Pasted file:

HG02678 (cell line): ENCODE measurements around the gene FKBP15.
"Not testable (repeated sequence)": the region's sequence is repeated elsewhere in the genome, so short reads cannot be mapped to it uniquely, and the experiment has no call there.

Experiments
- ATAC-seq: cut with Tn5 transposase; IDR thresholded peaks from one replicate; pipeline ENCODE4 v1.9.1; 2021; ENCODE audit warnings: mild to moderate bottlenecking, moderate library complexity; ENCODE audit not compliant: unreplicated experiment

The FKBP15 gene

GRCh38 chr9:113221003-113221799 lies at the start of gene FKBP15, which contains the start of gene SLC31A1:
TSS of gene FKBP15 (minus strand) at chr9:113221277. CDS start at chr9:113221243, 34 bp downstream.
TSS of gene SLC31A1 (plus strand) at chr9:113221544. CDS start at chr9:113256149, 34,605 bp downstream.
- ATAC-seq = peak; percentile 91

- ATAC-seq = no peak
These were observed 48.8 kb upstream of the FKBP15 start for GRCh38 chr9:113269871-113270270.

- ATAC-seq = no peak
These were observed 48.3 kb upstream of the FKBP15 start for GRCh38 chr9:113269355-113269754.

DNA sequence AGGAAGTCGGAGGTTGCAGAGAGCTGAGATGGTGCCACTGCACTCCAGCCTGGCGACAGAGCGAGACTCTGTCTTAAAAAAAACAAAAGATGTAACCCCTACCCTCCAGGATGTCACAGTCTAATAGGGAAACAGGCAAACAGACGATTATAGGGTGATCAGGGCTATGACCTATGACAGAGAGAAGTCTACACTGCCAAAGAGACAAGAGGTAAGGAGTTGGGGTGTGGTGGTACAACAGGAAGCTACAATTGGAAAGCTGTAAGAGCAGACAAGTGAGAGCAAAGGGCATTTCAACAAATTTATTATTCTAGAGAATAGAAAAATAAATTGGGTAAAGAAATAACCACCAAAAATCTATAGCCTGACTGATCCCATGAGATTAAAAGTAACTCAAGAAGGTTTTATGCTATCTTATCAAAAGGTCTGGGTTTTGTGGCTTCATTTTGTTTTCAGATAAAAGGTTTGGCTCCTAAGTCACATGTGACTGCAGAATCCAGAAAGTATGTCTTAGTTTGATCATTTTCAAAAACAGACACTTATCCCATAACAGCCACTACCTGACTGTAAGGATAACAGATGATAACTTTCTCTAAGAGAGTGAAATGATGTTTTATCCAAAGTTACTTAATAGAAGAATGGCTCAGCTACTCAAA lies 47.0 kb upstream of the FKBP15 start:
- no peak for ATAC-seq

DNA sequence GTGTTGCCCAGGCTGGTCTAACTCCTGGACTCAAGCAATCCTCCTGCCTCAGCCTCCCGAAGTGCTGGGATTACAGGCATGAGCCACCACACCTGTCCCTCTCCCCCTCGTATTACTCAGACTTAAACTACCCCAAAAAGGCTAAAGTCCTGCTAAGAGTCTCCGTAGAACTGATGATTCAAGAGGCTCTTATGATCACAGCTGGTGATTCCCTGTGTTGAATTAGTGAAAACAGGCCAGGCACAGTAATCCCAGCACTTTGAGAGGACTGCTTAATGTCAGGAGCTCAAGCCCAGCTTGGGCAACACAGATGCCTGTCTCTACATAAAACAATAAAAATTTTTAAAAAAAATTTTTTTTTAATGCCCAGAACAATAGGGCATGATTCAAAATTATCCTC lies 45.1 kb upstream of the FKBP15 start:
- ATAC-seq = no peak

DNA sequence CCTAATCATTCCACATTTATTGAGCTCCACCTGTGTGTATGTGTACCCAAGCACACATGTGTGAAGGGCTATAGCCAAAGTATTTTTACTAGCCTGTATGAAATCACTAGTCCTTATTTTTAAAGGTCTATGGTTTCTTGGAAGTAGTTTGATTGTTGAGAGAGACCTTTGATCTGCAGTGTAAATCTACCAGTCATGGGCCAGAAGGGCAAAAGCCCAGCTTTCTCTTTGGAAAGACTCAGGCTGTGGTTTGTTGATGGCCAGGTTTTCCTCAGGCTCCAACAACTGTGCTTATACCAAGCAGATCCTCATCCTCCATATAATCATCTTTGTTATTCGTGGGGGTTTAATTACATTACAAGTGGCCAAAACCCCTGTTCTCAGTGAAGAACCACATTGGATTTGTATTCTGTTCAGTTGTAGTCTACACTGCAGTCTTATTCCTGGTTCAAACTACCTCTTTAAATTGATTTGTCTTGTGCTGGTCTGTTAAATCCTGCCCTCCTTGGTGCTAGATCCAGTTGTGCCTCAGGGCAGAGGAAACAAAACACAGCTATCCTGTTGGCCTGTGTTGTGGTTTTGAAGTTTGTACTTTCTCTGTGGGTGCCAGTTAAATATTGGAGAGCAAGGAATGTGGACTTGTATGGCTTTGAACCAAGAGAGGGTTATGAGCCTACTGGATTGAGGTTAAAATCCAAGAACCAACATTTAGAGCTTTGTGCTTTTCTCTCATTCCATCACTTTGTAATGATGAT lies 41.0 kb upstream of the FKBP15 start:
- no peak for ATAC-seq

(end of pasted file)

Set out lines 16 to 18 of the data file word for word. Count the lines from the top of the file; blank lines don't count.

DNA sequence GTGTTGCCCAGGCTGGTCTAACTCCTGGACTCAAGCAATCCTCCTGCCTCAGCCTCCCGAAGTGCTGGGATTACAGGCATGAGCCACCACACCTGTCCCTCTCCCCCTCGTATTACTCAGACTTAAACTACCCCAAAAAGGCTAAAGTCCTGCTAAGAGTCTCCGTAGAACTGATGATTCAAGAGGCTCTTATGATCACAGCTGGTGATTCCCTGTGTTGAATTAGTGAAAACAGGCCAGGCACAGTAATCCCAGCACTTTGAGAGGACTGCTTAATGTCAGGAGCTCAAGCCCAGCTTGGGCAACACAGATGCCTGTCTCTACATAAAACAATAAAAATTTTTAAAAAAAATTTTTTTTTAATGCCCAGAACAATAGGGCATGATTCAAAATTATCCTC lies 45.1 kb upstream of the FKBP15 start:
- ATAC-seq = no peak

DNA sequence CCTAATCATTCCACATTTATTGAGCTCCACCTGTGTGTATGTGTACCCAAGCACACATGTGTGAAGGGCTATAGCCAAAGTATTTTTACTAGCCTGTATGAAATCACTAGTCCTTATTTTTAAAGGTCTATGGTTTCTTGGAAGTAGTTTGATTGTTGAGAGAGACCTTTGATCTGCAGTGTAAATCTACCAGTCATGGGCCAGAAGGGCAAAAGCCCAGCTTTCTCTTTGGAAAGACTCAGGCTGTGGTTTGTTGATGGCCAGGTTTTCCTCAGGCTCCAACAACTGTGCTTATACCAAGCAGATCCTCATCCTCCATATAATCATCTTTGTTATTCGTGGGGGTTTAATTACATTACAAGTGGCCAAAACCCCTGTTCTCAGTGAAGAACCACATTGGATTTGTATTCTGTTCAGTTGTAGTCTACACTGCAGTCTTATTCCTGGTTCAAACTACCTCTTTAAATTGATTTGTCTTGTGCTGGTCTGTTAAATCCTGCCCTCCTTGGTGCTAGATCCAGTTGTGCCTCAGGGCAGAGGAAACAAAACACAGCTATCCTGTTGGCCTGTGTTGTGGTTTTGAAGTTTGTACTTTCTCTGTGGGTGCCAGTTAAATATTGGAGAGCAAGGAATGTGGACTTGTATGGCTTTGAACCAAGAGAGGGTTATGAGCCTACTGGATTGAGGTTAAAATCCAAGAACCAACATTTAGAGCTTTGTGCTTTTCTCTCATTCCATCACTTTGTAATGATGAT lies 41.0 kb upstream of the FKBP15 start: